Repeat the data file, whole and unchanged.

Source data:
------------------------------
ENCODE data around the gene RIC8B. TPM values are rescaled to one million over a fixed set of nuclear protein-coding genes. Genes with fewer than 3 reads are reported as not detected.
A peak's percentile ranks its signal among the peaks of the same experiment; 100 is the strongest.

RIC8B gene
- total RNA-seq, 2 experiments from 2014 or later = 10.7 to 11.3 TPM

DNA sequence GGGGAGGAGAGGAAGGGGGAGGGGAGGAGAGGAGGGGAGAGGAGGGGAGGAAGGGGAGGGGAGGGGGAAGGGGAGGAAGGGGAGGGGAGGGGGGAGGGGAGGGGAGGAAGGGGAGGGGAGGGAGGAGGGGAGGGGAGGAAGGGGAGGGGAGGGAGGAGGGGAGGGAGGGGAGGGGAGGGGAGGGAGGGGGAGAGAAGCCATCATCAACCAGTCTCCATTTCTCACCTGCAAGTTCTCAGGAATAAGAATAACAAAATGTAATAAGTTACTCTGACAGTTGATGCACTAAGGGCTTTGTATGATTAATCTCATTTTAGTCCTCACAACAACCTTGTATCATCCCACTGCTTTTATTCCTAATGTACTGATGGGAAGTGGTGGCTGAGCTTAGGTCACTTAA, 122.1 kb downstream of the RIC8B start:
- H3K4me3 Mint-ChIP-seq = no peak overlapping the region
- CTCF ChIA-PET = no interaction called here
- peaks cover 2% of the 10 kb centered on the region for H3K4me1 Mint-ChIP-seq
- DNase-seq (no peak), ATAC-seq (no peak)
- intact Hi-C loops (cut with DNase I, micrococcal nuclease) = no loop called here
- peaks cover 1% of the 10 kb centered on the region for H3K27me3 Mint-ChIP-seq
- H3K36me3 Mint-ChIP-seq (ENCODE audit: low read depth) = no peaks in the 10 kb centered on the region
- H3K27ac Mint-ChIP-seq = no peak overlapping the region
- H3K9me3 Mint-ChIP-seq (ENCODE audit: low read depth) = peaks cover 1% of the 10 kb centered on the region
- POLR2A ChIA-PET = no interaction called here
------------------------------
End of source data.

ENCODE data around the gene RIC8B. TPM values are rescaled to one million over a fixed set of nuclear protein-coding genes. Genes with fewer than 3 reads are reported as not detected.
A peak's percentile ranks its signal among the peaks of the same experiment; 100 is the strongest.

RIC8B gene
- total RNA-seq, 2 experiments from 2014 or later = 10.7 to 11.3 TPM

DNA sequence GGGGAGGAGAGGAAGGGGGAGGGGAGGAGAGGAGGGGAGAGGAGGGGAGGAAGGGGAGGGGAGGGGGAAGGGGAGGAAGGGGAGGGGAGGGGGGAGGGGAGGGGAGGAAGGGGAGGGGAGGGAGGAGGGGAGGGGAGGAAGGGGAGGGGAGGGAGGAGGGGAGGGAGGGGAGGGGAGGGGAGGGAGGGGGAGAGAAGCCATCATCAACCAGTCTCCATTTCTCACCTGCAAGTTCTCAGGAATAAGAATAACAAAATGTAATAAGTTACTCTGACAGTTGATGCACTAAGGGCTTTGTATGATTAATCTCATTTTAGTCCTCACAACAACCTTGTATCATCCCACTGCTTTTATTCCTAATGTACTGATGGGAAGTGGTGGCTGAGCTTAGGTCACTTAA, 122.1 kb downstream of the RIC8B start:
- H3K4me3 Mint-ChIP-seq = no peak overlapping the region
- CTCF ChIA-PET = no interaction called here
- peaks cover 2% of the 10 kb centered on the region for H3K4me1 Mint-ChIP-seq
- DNase-seq (no peak), ATAC-seq (no peak)
- intact Hi-C loops (cut with DNase I, micrococcal nuclease) = no loop called here
- peaks cover 1% of the 10 kb centered on the region for H3K27me3 Mint-ChIP-seq
- H3K36me3 Mint-ChIP-seq (ENCODE audit: low read depth) = no peaks in the 10 kb centered on the region
- H3K27ac Mint-ChIP-seq = no peak overlapping the region
- H3K9me3 Mint-ChIP-seq (ENCODE audit: low read depth) = peaks cover 1% of the 10 kb centered on the region
- POLR2A ChIA-PET = no interaction called here